May 14, 2024 - Business

Google exec lays out dispersed health strategy

Google chief health officer Karen DeDalvo and Axios tech reporter Ina Fried at the Axios BFD in San Francisco.

Karen DeSalvo speaks onstage with Ina Fried. Photo: Chris Constantine.

Google may have dissolved its formal health division years ago but the company remains active in the sector, per chief health officer Karen DeSalvo.

Why it matters: Google Health was formally dismantled in 2021, with its units scattered throughout the search giant, raising questions about the company's strategy.

Zoom in: DeSalvo described a gamut of health initiatives spanning search, cloud, diagnostic models, and consumer wellness on stage at the Axios BFD event in San Francisco with tech reporter Ina Fried.

What she's saying: "We've woven [our health efforts] into all of our product areas, as opposed to trying to put it in one space," said DeSalvo.

  • During the pandemic, Google realized it needed to focus on the quality of the health information its search engine surfaced, she said, which was part of the rationale to dismantle the formal health division.
  • "What we learned...in the pandemic...is that every day half a billion people are knocking on our front door, which is search, asking us a health question," DeSalvo said. "We have a really important consumer-facing front door and needed to strengthen our health information quality."

Inside the room: Google's more recent health care efforts include a project with HCA, the nation's largest health system, using generative AI to help address nurse burnout during shift changes.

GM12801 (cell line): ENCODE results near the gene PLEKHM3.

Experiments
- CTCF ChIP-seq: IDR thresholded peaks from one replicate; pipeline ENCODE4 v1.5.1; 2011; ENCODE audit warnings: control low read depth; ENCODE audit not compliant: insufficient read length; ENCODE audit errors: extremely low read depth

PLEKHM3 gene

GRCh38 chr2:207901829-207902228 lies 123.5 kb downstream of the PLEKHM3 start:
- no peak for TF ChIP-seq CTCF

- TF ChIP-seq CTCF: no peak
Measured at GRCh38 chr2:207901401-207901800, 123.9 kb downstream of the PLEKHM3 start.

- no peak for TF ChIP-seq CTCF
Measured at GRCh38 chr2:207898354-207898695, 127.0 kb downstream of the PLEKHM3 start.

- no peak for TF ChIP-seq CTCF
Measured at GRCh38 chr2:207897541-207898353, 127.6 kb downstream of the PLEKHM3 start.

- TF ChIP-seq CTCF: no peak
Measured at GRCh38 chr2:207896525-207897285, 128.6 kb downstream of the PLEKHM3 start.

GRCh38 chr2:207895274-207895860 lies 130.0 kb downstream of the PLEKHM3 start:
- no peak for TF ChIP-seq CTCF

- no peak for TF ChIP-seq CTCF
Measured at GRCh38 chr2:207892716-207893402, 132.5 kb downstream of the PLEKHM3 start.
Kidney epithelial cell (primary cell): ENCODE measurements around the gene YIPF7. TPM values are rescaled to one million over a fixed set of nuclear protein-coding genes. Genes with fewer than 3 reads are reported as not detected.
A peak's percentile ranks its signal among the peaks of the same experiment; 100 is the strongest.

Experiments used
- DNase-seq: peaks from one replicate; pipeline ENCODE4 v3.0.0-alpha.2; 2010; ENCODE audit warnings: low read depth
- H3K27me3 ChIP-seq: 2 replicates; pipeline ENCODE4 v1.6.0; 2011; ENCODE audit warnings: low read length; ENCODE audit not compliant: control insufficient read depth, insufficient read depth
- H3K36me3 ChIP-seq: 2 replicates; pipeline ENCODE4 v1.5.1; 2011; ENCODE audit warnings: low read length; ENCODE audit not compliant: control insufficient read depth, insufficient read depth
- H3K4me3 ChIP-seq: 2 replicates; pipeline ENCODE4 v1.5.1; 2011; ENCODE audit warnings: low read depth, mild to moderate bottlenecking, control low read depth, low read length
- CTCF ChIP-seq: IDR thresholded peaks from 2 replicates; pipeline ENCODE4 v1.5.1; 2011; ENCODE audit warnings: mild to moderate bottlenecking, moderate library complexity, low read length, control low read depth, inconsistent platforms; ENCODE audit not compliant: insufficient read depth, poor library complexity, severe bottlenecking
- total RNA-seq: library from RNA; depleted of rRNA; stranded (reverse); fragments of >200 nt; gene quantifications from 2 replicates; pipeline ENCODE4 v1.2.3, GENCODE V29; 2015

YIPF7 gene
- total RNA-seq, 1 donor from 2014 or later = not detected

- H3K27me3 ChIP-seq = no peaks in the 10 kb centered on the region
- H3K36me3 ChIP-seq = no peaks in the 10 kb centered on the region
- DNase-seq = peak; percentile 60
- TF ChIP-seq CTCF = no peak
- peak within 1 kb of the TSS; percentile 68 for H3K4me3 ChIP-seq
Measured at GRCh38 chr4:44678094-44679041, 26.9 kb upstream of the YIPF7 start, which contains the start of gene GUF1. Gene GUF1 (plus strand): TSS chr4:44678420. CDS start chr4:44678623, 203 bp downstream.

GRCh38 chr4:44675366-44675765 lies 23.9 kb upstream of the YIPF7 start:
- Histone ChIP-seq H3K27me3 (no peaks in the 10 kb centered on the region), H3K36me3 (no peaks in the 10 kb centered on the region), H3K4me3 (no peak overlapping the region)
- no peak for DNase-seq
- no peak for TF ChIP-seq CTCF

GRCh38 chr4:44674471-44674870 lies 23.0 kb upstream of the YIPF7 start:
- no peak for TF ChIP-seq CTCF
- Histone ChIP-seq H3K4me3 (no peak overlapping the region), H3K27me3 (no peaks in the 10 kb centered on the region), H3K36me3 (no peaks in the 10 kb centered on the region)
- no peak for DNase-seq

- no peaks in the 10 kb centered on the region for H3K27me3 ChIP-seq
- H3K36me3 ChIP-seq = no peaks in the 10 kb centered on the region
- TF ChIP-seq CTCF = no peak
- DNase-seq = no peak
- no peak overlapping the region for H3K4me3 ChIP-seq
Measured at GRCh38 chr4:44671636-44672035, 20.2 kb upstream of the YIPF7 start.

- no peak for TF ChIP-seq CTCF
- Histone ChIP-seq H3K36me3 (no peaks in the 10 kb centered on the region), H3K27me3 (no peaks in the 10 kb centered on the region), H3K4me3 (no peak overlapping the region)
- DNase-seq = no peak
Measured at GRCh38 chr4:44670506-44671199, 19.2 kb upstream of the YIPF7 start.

• "Could we help improve the efficiency [of] that shift change — a summarization of what happened in those hours of that shift — handing that off to the next nurse?" said DeSalvo.

Other recent AI projects include using LLMs to help contextualize data from wearable devices (recall that Google in 2021 closed its $2.1 billion acquisition of Fitbit).

  • "Not just how many steps I took, but what else was going on in my life that day when I took fewer steps...what were the patterns that the personal LLM is going to be able to see to help me," said DeSalvo.

Another major focus area of Google's AI work is medical imaging. The company recently fine-tuned the models that power its Med Gemini 3D tool, for example, which reads three-dimensional scans like CTs and answers questions about those images.

  • In a recent, non-peer-reviewed paper published in ArXiv, the model became the first LLM capable of generating reports for 3D CT scans.

Reality check: Still, only 53% of the reports were clinically acceptable, per the study. Google acknowledged additional studies were necessary to get the tech to the level of expert radiologist reporting — a subject DeDalvo addressed.

  • "I think eventually we're going to get to a place where quality and safety start to meet a bar where we feel like it can be more real-time, but right now most of the experiences are that it still needs a lot of human oversight," she said.

What's next: "One of the exciting opportunities I think that we have right now in understanding the usefulness of these models is...how are we going to develop them and assess quality and safety, almost in the way that we do for physicians," DeSalvo added.

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